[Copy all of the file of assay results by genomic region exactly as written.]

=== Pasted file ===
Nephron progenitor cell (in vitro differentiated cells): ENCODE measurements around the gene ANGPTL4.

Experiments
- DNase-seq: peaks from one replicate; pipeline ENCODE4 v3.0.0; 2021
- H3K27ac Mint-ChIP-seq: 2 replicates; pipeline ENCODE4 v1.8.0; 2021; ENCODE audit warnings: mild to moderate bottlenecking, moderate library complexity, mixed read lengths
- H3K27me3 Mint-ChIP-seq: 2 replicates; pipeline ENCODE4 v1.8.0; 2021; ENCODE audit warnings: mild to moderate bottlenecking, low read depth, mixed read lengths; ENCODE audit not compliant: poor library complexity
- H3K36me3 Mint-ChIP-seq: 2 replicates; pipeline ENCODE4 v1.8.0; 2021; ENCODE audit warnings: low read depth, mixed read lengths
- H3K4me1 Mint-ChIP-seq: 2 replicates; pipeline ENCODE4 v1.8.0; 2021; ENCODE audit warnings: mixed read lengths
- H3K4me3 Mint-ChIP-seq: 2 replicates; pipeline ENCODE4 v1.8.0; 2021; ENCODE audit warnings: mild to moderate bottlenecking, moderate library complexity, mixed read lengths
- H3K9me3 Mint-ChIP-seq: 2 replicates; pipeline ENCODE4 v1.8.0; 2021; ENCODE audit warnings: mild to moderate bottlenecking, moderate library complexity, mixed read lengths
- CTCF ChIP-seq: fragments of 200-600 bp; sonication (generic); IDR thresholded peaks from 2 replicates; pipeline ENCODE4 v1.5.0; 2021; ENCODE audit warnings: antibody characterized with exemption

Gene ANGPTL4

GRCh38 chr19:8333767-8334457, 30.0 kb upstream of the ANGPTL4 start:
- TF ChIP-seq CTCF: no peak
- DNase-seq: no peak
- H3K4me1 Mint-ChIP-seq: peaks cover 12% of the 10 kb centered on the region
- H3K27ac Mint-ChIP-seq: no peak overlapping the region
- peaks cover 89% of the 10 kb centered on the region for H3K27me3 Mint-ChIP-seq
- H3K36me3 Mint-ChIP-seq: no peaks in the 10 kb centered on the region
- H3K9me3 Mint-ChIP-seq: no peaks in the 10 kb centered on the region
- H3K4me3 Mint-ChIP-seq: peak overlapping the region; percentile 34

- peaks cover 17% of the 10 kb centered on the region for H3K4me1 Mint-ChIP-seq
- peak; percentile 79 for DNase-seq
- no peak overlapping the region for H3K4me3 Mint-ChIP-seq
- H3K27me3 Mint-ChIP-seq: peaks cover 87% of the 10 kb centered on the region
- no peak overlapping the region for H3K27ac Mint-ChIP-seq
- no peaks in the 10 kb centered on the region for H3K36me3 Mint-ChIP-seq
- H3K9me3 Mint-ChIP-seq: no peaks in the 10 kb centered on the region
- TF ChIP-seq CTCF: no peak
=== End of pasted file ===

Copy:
Nephron progenitor cell (in vitro differentiated cells): ENCODE measurements around the gene ANGPTL4.

Experiments
- DNase-seq: peaks from one replicate; pipeline ENCODE4 v3.0.0; 2021
- H3K27ac Mint-ChIP-seq: 2 replicates; pipeline ENCODE4 v1.8.0; 2021; ENCODE audit warnings: mild to moderate bottlenecking, moderate library complexity, mixed read lengths
- H3K27me3 Mint-ChIP-seq: 2 replicates; pipeline ENCODE4 v1.8.0; 2021; ENCODE audit warnings: mild to moderate bottlenecking, low read depth, mixed read lengths; ENCODE audit not compliant: poor library complexity
- H3K36me3 Mint-ChIP-seq: 2 replicates; pipeline ENCODE4 v1.8.0; 2021; ENCODE audit warnings: low read depth, mixed read lengths
- H3K4me1 Mint-ChIP-seq: 2 replicates; pipeline ENCODE4 v1.8.0; 2021; ENCODE audit warnings: mixed read lengths
- H3K4me3 Mint-ChIP-seq: 2 replicates; pipeline ENCODE4 v1.8.0; 2021; ENCODE audit warnings: mild to moderate bottlenecking, moderate library complexity, mixed read lengths
- H3K9me3 Mint-ChIP-seq: 2 replicates; pipeline ENCODE4 v1.8.0; 2021; ENCODE audit warnings: mild to moderate bottlenecking, moderate library complexity, mixed read lengths
- CTCF ChIP-seq: fragments of 200-600 bp; sonication (generic); IDR thresholded peaks from 2 replicates; pipeline ENCODE4 v1.5.0; 2021; ENCODE audit warnings: antibody characterized with exemption

Gene ANGPTL4

GRCh38 chr19:8333767-8334457, 30.0 kb upstream of the ANGPTL4 start:
- TF ChIP-seq CTCF: no peak
- DNase-seq: no peak
- H3K4me1 Mint-ChIP-seq: peaks cover 12% of the 10 kb centered on the region
- H3K27ac Mint-ChIP-seq: no peak overlapping the region
- peaks cover 89% of the 10 kb centered on the region for H3K27me3 Mint-ChIP-seq
- H3K36me3 Mint-ChIP-seq: no peaks in the 10 kb centered on the region
- H3K9me3 Mint-ChIP-seq: no peaks in the 10 kb centered on the region
- H3K4me3 Mint-ChIP-seq: peak overlapping the region; percentile 34

- peaks cover 17% of the 10 kb centered on the region for H3K4me1 Mint-ChIP-seq
- peak; percentile 79 for DNase-seq
- no peak overlapping the region for H3K4me3 Mint-ChIP-seq
- H3K27me3 Mint-ChIP-seq: peaks cover 87% of the 10 kb centered on the region
- no peak overlapping the region for H3K27ac Mint-ChIP-seq
- no peaks in the 10 kb centered on the region for H3K36me3 Mint-ChIP-seq
- H3K9me3 Mint-ChIP-seq: no peaks in the 10 kb centered on the region
- TF ChIP-seq CTCF: no peak